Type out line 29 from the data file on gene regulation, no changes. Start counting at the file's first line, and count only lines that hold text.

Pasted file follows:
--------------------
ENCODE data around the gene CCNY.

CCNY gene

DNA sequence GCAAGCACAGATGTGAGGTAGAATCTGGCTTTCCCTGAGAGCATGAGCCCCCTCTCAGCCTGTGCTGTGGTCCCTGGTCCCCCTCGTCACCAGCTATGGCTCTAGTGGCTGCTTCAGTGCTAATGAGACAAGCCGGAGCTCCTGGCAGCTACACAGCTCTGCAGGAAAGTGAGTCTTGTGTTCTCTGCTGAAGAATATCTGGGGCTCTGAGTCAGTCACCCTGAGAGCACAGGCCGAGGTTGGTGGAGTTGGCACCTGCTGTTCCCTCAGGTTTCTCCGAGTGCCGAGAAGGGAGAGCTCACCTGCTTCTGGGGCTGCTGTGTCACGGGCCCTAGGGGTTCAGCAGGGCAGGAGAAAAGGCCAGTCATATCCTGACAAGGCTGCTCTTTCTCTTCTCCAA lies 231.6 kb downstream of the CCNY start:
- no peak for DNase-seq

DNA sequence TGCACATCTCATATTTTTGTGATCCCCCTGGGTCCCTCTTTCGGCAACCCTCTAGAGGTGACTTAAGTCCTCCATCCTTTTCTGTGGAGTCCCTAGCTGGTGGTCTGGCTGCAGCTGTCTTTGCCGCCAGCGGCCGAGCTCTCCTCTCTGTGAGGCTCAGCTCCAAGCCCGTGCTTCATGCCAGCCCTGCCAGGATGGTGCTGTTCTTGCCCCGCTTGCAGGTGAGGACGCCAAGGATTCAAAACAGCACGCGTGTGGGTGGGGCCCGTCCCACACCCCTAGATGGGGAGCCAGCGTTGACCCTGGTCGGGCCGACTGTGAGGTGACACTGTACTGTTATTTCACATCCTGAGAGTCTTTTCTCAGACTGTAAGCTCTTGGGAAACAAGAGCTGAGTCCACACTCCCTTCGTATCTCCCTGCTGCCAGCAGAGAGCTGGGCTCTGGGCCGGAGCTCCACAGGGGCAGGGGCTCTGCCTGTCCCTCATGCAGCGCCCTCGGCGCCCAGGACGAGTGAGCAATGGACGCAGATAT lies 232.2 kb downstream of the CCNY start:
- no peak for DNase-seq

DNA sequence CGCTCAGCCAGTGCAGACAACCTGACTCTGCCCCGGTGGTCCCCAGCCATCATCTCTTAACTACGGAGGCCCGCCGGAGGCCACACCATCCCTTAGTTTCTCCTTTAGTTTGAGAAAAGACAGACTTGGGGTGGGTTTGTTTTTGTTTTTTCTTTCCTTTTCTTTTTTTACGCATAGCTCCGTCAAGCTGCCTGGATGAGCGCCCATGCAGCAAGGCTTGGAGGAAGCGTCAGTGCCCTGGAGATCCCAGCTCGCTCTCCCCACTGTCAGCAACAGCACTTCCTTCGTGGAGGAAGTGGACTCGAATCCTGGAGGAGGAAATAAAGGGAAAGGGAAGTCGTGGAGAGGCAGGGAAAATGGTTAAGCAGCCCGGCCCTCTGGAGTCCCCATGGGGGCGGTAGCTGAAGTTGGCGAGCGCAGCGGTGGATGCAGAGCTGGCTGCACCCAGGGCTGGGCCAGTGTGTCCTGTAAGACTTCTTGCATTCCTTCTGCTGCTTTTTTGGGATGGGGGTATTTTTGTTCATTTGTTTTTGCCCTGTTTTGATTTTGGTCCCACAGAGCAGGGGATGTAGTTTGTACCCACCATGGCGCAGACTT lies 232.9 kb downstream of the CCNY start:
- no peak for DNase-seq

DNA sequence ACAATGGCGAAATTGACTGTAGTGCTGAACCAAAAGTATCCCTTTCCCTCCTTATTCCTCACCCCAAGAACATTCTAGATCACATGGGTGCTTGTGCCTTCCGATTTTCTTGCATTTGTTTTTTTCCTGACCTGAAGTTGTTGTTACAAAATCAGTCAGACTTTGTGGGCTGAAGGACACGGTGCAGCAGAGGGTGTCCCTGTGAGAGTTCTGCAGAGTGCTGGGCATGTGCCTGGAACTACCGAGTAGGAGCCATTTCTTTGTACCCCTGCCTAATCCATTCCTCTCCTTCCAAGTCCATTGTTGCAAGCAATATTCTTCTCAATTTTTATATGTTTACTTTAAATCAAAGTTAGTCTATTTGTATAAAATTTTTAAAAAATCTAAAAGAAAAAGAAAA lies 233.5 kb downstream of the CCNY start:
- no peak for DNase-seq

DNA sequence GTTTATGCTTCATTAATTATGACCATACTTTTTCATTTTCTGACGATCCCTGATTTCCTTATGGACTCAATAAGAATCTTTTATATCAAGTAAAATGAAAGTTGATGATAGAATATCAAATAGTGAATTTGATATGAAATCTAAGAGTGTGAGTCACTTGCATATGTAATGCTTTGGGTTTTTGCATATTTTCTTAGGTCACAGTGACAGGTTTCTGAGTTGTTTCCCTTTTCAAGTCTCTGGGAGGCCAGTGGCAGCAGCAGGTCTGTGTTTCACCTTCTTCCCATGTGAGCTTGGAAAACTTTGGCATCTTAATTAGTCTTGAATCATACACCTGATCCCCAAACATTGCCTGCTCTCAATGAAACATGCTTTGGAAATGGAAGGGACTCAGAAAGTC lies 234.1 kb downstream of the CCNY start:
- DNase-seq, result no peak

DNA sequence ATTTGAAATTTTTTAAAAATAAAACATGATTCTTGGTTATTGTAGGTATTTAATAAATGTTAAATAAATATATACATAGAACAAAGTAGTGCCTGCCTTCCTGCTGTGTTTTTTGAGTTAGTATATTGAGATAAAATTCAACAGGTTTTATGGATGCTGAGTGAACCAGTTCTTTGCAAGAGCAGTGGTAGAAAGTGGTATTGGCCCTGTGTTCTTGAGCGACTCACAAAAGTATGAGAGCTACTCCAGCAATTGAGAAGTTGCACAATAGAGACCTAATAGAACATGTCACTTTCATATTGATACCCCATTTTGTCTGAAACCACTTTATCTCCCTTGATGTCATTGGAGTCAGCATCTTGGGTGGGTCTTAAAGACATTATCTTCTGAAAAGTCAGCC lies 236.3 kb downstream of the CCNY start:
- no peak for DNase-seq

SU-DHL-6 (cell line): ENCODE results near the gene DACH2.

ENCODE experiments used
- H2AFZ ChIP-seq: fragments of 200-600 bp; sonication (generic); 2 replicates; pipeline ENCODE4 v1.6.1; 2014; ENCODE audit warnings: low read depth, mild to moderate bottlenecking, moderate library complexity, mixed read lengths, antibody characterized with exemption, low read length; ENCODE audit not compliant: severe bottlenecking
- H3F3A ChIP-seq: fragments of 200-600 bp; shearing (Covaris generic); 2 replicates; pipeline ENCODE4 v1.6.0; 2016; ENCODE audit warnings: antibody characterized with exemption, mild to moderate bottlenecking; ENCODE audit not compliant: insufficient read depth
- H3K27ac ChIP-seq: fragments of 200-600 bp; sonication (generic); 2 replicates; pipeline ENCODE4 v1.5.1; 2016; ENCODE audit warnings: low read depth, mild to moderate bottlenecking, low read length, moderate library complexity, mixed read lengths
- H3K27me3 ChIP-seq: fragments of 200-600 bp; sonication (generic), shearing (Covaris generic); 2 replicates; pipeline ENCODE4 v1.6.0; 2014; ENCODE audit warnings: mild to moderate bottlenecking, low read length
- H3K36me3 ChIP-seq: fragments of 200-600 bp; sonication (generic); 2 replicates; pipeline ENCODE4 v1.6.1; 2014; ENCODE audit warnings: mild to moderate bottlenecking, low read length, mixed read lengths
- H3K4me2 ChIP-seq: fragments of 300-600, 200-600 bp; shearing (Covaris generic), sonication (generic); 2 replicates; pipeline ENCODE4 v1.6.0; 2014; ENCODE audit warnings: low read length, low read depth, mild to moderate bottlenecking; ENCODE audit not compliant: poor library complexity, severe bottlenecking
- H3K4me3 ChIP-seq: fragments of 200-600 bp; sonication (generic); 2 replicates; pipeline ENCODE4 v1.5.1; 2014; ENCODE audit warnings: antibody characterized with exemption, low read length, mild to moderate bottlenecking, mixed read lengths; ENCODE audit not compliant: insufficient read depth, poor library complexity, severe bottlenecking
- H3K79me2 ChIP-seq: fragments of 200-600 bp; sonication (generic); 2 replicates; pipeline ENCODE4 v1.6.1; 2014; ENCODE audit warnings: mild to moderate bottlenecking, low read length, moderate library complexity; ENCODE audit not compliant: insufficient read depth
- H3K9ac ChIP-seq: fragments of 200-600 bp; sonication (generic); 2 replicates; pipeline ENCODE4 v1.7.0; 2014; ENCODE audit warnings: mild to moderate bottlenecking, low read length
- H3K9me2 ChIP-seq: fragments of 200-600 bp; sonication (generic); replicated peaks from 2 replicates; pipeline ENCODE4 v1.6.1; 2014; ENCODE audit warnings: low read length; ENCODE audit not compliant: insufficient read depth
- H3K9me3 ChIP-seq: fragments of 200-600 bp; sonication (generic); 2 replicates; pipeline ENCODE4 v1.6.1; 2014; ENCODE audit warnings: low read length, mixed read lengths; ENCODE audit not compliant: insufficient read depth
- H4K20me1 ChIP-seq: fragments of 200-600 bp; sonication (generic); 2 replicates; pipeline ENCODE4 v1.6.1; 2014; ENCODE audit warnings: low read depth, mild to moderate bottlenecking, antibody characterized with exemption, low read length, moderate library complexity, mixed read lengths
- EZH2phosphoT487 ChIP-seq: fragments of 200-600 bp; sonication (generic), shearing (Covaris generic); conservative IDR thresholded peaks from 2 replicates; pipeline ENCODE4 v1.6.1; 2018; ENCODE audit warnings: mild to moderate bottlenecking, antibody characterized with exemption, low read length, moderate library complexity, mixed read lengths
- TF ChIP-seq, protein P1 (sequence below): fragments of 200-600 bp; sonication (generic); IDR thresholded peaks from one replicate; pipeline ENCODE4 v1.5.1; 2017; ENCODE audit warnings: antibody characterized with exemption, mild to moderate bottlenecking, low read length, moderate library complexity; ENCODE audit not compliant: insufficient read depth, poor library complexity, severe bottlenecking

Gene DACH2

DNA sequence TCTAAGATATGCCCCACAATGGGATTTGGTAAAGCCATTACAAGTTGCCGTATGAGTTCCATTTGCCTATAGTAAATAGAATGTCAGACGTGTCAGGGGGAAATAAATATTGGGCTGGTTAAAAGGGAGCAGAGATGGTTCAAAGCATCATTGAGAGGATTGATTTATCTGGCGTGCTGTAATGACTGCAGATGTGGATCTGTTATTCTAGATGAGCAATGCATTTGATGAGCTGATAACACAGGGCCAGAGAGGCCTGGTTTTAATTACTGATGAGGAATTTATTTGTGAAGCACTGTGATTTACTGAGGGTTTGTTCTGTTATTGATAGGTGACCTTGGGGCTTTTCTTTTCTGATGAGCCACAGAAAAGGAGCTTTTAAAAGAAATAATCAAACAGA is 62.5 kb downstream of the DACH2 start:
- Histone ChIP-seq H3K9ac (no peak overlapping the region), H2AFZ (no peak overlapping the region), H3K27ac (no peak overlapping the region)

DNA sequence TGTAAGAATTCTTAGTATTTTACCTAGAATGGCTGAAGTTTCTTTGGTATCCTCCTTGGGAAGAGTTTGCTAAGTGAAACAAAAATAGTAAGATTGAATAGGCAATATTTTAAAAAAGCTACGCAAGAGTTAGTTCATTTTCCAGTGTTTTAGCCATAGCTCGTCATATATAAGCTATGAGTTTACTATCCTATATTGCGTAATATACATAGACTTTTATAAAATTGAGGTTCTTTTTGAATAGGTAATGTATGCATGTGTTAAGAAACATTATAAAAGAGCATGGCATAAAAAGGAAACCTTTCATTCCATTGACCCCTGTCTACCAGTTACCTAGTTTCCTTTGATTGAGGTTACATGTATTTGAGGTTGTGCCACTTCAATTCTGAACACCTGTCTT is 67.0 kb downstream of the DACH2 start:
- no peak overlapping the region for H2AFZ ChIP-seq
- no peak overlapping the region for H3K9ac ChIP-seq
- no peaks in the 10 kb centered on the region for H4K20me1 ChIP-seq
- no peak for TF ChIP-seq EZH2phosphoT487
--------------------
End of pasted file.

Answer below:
- EZH2phosphoT487 ChIP-seq: fragments of 200-600 bp; sonication (generic), shearing (Covaris generic); conservative IDR thresholded peaks from 2 replicates; pipeline ENCODE4 v1.6.1; 2018; ENCODE audit warnings: mild to moderate bottlenecking, antibody characterized with exemption, low read length, moderate library complexity, mixed read lengths